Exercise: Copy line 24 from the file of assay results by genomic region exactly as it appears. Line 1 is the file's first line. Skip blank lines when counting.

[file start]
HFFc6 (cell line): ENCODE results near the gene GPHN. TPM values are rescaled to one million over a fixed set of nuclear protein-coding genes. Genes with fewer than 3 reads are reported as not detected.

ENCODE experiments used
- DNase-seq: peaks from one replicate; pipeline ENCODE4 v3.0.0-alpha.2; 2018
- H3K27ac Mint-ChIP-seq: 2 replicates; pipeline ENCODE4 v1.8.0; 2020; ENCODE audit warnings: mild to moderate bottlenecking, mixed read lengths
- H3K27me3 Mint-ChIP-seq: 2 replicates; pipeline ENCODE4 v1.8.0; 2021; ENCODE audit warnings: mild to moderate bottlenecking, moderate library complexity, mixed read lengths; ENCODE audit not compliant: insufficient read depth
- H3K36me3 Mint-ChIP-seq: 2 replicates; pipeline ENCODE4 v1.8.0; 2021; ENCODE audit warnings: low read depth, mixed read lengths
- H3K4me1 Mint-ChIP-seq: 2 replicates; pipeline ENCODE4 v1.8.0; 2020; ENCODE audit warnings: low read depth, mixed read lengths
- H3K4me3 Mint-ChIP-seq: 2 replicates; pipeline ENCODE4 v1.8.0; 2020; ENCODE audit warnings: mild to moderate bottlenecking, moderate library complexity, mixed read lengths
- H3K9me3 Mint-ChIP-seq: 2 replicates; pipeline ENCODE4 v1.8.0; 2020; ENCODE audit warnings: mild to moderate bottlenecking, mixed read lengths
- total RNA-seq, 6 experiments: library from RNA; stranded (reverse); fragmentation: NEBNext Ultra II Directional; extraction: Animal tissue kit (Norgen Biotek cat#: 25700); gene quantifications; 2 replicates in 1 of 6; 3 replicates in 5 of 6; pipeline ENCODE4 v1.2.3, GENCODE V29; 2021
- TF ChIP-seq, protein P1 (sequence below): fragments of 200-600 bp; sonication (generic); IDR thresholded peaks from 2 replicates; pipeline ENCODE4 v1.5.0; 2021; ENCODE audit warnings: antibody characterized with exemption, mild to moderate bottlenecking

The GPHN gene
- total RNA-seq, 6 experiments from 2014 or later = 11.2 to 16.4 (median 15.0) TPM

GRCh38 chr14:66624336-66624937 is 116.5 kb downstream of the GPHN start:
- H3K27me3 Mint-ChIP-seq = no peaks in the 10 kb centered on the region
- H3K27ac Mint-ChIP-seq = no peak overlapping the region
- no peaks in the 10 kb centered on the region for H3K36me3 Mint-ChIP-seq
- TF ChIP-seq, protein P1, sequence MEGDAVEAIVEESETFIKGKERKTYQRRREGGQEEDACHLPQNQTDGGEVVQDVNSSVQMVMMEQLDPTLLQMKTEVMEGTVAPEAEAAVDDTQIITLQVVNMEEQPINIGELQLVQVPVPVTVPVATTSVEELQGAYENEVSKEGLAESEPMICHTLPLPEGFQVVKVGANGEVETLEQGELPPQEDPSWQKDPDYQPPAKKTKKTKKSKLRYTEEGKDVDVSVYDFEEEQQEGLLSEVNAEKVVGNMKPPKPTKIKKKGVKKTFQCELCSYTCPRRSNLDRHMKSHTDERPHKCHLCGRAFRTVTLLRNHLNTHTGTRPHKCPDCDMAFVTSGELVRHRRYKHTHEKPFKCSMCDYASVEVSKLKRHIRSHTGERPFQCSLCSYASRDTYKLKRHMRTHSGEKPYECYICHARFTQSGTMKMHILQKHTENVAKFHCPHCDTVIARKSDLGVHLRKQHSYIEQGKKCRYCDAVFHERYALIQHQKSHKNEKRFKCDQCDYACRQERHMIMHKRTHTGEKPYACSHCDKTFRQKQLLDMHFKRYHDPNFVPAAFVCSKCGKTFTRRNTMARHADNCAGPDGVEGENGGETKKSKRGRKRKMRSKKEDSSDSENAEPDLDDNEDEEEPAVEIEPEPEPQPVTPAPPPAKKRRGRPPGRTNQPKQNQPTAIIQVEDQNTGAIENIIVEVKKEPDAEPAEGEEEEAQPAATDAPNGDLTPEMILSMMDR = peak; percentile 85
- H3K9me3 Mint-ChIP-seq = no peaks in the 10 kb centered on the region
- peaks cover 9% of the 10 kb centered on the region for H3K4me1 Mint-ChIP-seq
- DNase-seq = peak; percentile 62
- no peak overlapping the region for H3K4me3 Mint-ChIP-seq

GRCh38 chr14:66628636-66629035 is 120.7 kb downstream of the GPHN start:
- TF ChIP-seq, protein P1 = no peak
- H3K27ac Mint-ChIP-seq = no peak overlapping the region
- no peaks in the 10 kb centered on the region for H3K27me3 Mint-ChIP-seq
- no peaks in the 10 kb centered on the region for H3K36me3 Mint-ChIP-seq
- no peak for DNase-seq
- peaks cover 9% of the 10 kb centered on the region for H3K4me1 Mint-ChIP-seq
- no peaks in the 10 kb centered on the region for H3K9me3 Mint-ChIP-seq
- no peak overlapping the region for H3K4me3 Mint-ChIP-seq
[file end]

- TF ChIP-seq, protein P1 = no peak